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Australian Shillings

1938 Australian Silver Shilling

Sterling Silver

With the death of George V in 1936 the crown passed to his elder son, Edward VIII but he abdicated before any Australian coins were struck bearing his likeness. His younger brother assumed the throne as George VI.
The 1938 shilling has a dot after the date, but is part of the design and not a mint mark
First Year of Rams head design and first year to have George VI obverse. George Kruger-Grey designed the reverse from the champion merino ram at the Sydney Sheep Show in 1933.
In the Myatt/Hanley book Australian Coins, Notes & Medals the ram is named as Burrabogie OI from near Hay in NSW and was owned by Mr A A Neilson Mills.
In the April 1991 Australian Coin Review, Mick Vort Ronald names the ram as Uardry 0.1 (Hallmark) but as being from the same owners.


Collectors should consider acquiring most of the King George VI series in Choice Uncirculated or better coins, these are still affordable with the greatest possible upside.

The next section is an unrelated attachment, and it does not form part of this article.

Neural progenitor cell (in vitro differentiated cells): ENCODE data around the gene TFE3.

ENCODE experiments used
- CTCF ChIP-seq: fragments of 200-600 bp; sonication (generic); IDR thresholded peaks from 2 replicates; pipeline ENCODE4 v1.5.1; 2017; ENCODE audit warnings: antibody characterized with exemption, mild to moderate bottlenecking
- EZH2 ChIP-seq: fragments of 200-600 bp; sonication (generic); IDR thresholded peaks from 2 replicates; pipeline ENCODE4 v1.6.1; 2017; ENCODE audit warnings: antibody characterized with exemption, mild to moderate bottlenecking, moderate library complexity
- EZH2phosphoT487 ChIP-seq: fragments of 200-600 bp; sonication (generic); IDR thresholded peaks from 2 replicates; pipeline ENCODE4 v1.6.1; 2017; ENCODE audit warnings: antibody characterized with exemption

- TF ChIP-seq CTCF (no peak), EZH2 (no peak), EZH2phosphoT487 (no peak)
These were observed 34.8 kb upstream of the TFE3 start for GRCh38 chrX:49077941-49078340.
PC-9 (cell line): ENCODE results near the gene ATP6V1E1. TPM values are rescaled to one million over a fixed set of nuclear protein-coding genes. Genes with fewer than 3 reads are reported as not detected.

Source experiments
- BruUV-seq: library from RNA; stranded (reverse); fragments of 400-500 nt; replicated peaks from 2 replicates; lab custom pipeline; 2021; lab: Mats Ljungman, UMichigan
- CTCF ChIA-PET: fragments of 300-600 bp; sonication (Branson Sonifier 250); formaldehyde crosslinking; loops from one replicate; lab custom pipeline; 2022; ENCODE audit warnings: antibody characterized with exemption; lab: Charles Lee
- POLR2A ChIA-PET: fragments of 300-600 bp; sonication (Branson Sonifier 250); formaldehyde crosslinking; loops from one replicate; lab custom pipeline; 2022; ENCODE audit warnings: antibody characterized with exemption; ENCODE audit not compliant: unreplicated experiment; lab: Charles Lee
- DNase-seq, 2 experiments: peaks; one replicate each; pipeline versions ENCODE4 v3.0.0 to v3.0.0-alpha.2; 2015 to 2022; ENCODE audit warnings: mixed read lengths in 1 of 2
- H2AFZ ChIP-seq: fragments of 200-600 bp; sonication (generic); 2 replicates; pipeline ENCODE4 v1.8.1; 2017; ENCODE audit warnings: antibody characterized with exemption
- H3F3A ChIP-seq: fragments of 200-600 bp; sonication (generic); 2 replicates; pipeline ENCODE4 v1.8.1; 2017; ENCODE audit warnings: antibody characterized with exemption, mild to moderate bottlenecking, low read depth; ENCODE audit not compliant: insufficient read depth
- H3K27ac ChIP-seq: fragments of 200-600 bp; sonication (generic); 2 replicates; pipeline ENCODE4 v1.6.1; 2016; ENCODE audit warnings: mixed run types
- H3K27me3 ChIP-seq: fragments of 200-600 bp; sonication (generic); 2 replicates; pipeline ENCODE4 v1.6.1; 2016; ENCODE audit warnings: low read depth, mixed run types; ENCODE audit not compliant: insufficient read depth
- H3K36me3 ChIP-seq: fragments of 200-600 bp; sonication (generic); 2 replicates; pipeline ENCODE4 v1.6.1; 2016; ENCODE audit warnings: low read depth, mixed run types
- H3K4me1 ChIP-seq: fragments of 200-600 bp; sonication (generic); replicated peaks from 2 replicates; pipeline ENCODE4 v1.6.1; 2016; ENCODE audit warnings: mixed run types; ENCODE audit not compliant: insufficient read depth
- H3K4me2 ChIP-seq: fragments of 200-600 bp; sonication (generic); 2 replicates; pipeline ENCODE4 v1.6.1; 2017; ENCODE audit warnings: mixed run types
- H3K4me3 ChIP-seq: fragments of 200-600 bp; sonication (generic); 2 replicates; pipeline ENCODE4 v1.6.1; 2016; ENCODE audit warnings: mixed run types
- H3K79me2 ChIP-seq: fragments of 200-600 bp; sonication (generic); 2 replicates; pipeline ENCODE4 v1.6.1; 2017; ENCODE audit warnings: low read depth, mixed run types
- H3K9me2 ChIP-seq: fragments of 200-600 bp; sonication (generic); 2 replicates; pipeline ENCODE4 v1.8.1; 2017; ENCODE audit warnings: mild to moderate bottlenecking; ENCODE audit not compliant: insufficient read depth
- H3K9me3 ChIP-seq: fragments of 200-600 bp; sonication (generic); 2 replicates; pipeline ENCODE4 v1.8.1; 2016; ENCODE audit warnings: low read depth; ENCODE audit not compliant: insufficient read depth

When looking at the Ram's head reverse the points to look at are:
  • The ram's forehead,
  • The nose,
  • The tip of the right horn,
  • The whole coin should be considered when grading including lustre, the fields, denticles and rim condition.
  • A weak strike shows in the lack of definition in the wool on the forehead and the first bulge under the chin, the forehead can even appear to be flat, there may also be a lack of definition in the horns.


Composition: .925 silver
Silver Content: 0.1680 oz
Edge: Reeded
Weight: 5.65 grams
Size: 23.5 mm
Obverse: Thomas H Paget
Reverse: George Kruger Gray


Date Publication Page Article Subject Author
1991 April ACR
Volume 8
Number 9
p32 "RAM - The Real Aussie Merino" Discusses origin of the RAM on our shillings and 1991 50c coin Michael P Vort-Ronald
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